To me, illustrations in books are the same way, in that I’m imagining things one way, then a picture comes along that, although nice, just doesn’t mesh with my mental imagery. Also, this could have something with making my brain switch modes to process the image, I’m not sure.
    Where I do like to see illustrations, is at the back of the book in an illustrated glossary (or ominpedioum, codex, are whatever you want to call it), on the book’s companion website, or in a “{Blank}-lover’s guide to {book name}” type companion book (Which I will happily buy if I loved the book).
    Kinda like I love chocolate pudding, but don’t want it stirred in with my stew. 😉

    All that said, I don’t think including illustrations makes a book less “adult”. It’s just my preference.

  4. No, just because it’s illustrated doesn’t mean it’s for kids. Adults read comic books, for example. James A. Owen’s “The Chronicles of the Imaginarium Geographica” are illustrated and written by James. Henry H. Neff’s “The Tapestry” series is also written and illustrated by Henry. The second I probably would not hesitate to give to younger teens, but the tapestry series is very definitely a PG-13 novel, and the illustrations really add character to the books in both series.

  5. This topic always brings to mind two writing buddies who shared a writers group, who wondered about how well genre fiction could be done. They split up the task, one would do children’s books and science fiction, and the other would do fantasy fairy tales. And thus we have the Chronicles of Narnia and the Parelandra Trilogy from the one; and The Lord of the Rings and the Hobbit from the other.

  6. One of my favorite books on my shelf is the painted illustration story book, Superman: Peace on Earth, also a fine Christmas tale.

  7. I love illustrations in stories! When I was 18, my parents gave me an illustrated copy of JRR Tolkien’s book The Children of Hurin. It’s an extremely dark story, definitely not suitable for kids. The illustrations are either simple paintings or beautiful pencil sketches, and I felt like they added so much to the story. I’ve been wanting to do that with my books for a very long time (though I’d have to hire someone), and I’ve also wished more fantasy books had illustrations.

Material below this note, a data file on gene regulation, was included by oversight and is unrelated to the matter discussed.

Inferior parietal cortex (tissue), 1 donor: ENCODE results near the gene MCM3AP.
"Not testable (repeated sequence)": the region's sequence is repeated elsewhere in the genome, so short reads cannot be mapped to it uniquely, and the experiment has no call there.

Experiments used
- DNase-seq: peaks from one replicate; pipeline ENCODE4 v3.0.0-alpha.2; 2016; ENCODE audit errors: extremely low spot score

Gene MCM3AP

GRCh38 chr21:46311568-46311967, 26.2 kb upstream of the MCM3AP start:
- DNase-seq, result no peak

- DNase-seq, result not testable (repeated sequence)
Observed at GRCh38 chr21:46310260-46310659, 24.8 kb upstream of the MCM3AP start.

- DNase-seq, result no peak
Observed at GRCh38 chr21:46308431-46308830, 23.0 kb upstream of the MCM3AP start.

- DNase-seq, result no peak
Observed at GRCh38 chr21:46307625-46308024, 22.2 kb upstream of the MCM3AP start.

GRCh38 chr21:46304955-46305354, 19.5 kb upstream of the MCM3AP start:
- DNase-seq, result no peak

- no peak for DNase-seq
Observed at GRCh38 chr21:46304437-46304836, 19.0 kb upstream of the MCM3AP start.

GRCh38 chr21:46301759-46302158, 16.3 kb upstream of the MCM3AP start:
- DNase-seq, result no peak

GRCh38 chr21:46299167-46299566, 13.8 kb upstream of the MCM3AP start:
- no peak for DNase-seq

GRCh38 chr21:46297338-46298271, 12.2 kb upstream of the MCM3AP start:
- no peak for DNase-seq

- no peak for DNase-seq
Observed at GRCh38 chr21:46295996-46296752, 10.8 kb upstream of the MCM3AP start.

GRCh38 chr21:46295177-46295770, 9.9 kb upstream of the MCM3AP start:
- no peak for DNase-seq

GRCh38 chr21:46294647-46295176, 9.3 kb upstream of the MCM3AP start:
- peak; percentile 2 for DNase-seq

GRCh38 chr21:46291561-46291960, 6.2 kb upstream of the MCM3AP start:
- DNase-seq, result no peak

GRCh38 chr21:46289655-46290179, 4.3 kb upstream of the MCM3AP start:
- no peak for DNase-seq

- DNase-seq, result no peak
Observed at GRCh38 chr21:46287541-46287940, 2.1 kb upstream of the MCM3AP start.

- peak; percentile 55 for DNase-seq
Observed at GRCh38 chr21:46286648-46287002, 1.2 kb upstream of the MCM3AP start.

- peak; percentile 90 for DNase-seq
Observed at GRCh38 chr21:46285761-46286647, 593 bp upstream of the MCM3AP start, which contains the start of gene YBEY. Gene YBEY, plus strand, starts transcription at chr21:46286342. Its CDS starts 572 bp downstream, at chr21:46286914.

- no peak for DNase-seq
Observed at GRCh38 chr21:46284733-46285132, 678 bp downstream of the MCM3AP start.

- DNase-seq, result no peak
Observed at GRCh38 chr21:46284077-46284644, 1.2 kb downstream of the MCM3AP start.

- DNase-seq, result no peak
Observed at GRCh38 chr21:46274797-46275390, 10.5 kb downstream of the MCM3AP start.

• It’s in the hiring an illustrator where things become hard for us newcomers to the literary world. That “return for investment” factor is always a looming part of the equation–but it is easy to get wooed by the cool factor, right? 🙂

  8. Hi Becky, I think your concern that illustrations may make the book look like YA is valid. Although this is not the rule, people are prone to making assumptions and may easily infer that “illustrations” = “YA”. An exception to this line of reasoning would be illustrations that were dark or graphic enough that there could be no mistaking that the book was rated R or PG13 (this might also be accomplished by the cover illustration). I personally love illustrations (and maps, schematics, etc.), and I was excited to see drawings of Praesidio, Mizzletorp, and Culduin! No, they did not look like I imagined them in my head while reading CB, but that did not detract from the enjoyment of seeing your renderings – just as the Rankin Bass Hobbit did not prevent me from enjoying a Brothers Hildebrandt Hobbit or a Peter Jackson Hobbit. I’d definitely recommend you make your illustrations available, and as suggested above, the appendices may be a good way to go. You could also post them on a web site or via social media as incentive for readers to stay connected. Illustrations certainly add value… I’ll take a John Carter with Frazetta illustrations any day over one without!

  9. I tend to find illustrations distracting. Most of the time. If they are done right, then they can really add to a story. The Spiderwick Chronicles and the Fablehaven series come to mind as ones done right.

    Granted, both of those are MG/YA books, which is probably not helping your case for illustrating books for adults. But, your writing is appealing to teens even if they’re not technically YA. And “remnants of skeletons burning in a lake of magma”…In the fantasy genre, most teens would be upset to *not* have scenes like that :).

    Anyway, if anyone can do the illustrated book thing right, it’s you.

  10. I’ve seen artwork in Mercedes Lackey’s work – beautiful black and white drawings at chapter starts, yes, showing characters. No child’s story and the drawings are not cartoonish.

    I too draw and have character portraits. I’ve had people push me to leverage it more. One even seemed to think that I should push samples of my art in submissions to publishers. It sounded like she thought my art would win them over. I rebelled at that thought. I like my art and glad when it is enjoyed, but I want to know for sure that my writing can carry it’s own weight and is good in it’s own right.

    I empathize with your debate here. I have to decide what I’m going to do with my own works. An appendix sounds tempting.

    In terms of covers, I get that too. I guess to be honest, though I do draw and have some skill at it, like you I don’t paint and can’t even claim to dabble in digital. Just because I can sketch doesn’t mean I can whip up a professional looking composite or design to compare with what I would like to see on my cover.

    In some ways I fear being an artist only makes me more picky and harder to please – especially by myself.

    Thanks for this discussion, Becky

  11. I feel illustration add to fiction rather than distracting from it. I love illustrated books. But as I look through my own library, I see that most of the illustrated grown-up books are from ages past: Jane Austen, Arthur Conan Doyle, and Cervantes. How much that has to do with illustrations coming to be seen as “childish” and how much has to do with publishers just not wanting to pay for illustration, I don’t know. I do know that when art books related to Anne McCaffrey’s Pern series came out, I bought them immediately. (The graphic novels were a bit disappointing, but I bought them, too.)

    Which suggests another option for those who can produce their own illustrations: auxiliary publications, either books or prints or even just a character sketch section of your website.